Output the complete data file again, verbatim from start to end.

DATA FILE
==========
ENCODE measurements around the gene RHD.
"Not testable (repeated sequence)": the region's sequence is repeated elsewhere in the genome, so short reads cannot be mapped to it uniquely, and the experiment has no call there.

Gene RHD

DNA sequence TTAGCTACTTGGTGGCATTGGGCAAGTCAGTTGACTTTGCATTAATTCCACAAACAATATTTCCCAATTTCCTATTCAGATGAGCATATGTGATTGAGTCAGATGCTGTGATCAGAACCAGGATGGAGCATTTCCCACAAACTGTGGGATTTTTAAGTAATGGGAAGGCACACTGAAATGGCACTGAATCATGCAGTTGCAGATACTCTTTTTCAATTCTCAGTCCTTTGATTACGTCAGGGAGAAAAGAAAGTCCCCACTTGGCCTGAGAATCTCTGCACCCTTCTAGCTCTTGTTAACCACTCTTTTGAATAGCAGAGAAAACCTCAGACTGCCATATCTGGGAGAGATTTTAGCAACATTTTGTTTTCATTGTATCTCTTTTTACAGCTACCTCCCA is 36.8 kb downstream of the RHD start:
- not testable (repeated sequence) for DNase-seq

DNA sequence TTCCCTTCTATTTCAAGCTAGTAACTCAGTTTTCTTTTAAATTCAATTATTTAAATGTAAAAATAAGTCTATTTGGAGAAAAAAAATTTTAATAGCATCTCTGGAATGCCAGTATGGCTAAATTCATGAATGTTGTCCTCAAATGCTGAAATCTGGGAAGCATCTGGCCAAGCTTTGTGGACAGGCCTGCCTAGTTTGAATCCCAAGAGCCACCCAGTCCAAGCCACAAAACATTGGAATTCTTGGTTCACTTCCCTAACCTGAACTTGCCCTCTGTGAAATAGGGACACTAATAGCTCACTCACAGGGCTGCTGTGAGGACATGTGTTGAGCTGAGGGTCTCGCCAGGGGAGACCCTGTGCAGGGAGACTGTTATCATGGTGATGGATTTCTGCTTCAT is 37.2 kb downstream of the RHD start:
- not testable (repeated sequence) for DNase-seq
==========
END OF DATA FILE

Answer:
ENCODE measurements around the gene RHD.
"Not testable (repeated sequence)": the region's sequence is repeated elsewhere in the genome, so short reads cannot be mapped to it uniquely, and the experiment has no call there.

Gene RHD

DNA sequence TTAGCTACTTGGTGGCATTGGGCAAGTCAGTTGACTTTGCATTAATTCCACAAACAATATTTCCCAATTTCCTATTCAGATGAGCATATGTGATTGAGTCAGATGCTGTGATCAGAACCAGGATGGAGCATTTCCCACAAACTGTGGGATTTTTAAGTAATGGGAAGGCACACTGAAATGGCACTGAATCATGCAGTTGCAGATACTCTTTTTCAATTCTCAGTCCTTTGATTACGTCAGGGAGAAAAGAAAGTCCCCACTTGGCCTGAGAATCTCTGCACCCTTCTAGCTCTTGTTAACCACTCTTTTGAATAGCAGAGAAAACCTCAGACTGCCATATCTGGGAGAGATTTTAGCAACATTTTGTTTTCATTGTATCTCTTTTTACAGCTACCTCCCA is 36.8 kb downstream of the RHD start:
- not testable (repeated sequence) for DNase-seq

DNA sequence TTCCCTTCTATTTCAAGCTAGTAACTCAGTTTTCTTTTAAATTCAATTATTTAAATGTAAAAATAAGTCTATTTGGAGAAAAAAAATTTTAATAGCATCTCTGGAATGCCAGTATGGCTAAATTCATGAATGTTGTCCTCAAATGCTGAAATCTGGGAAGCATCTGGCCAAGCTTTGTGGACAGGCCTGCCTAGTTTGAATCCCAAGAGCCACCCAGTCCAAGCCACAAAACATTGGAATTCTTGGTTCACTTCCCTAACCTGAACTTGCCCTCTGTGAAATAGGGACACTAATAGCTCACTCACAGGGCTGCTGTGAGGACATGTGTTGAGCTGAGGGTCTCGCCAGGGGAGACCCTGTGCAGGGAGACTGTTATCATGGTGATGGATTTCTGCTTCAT is 37.2 kb downstream of the RHD start:
- not testable (repeated sequence) for DNase-seq